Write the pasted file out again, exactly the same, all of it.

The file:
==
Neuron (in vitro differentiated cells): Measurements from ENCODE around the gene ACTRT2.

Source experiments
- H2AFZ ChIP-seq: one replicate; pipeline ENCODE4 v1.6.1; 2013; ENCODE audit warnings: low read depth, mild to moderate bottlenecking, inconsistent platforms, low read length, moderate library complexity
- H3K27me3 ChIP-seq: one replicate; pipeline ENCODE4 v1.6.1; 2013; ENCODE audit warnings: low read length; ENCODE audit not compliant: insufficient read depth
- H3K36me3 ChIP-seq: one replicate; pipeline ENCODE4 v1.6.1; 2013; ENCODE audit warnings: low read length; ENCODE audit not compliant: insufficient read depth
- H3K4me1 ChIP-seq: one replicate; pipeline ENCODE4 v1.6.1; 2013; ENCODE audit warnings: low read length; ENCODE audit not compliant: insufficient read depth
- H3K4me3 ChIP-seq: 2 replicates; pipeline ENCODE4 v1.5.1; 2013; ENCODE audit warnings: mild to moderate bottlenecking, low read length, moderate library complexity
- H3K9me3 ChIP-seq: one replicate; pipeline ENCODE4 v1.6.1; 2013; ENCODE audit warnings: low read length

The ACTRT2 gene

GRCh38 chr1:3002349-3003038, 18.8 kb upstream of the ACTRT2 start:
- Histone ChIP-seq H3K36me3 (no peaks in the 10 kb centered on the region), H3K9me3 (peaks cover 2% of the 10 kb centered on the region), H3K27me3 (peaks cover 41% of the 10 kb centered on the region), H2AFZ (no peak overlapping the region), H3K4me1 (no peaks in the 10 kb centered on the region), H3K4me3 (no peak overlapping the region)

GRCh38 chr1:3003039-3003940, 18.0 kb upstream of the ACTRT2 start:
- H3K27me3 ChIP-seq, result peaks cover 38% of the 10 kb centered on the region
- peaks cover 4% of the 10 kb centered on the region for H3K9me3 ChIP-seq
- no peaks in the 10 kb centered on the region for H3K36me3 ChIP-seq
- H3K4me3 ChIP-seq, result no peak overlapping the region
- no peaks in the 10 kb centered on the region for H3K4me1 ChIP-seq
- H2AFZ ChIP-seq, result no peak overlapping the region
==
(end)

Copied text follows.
Neuron (in vitro differentiated cells): Measurements from ENCODE around the gene ACTRT2.

Source experiments
- H2AFZ ChIP-seq: one replicate; pipeline ENCODE4 v1.6.1; 2013; ENCODE audit warnings: low read depth, mild to moderate bottlenecking, inconsistent platforms, low read length, moderate library complexity
- H3K27me3 ChIP-seq: one replicate; pipeline ENCODE4 v1.6.1; 2013; ENCODE audit warnings: low read length; ENCODE audit not compliant: insufficient read depth
- H3K36me3 ChIP-seq: one replicate; pipeline ENCODE4 v1.6.1; 2013; ENCODE audit warnings: low read length; ENCODE audit not compliant: insufficient read depth
- H3K4me1 ChIP-seq: one replicate; pipeline ENCODE4 v1.6.1; 2013; ENCODE audit warnings: low read length; ENCODE audit not compliant: insufficient read depth
- H3K4me3 ChIP-seq: 2 replicates; pipeline ENCODE4 v1.5.1; 2013; ENCODE audit warnings: mild to moderate bottlenecking, low read length, moderate library complexity
- H3K9me3 ChIP-seq: one replicate; pipeline ENCODE4 v1.6.1; 2013; ENCODE audit warnings: low read length

The ACTRT2 gene

GRCh38 chr1:3002349-3003038, 18.8 kb upstream of the ACTRT2 start:
- Histone ChIP-seq H3K36me3 (no peaks in the 10 kb centered on the region), H3K9me3 (peaks cover 2% of the 10 kb centered on the region), H3K27me3 (peaks cover 41% of the 10 kb centered on the region), H2AFZ (no peak overlapping the region), H3K4me1 (no peaks in the 10 kb centered on the region), H3K4me3 (no peak overlapping the region)

GRCh38 chr1:3003039-3003940, 18.0 kb upstream of the ACTRT2 start:
- H3K27me3 ChIP-seq, result peaks cover 38% of the 10 kb centered on the region
- peaks cover 4% of the 10 kb centered on the region for H3K9me3 ChIP-seq
- no peaks in the 10 kb centered on the region for H3K36me3 ChIP-seq
- H3K4me3 ChIP-seq, result no peak overlapping the region
- no peaks in the 10 kb centered on the region for H3K4me1 ChIP-seq
- H2AFZ ChIP-seq, result no peak overlapping the region